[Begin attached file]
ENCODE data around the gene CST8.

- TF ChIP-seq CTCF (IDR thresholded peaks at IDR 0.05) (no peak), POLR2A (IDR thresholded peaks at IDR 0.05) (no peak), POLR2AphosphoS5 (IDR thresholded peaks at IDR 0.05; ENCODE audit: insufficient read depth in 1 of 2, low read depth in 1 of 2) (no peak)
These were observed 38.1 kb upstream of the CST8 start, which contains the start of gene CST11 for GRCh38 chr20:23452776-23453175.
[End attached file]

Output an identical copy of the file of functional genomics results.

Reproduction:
ENCODE data around the gene CST8.

- TF ChIP-seq CTCF (IDR thresholded peaks at IDR 0.05) (no peak), POLR2A (IDR thresholded peaks at IDR 0.05) (no peak), POLR2AphosphoS5 (IDR thresholded peaks at IDR 0.05; ENCODE audit: insufficient read depth in 1 of 2, low read depth in 1 of 2) (no peak)
These were observed 38.1 kb upstream of the CST8 start, which contains the start of gene CST11 for GRCh38 chr20:23452776-23453175.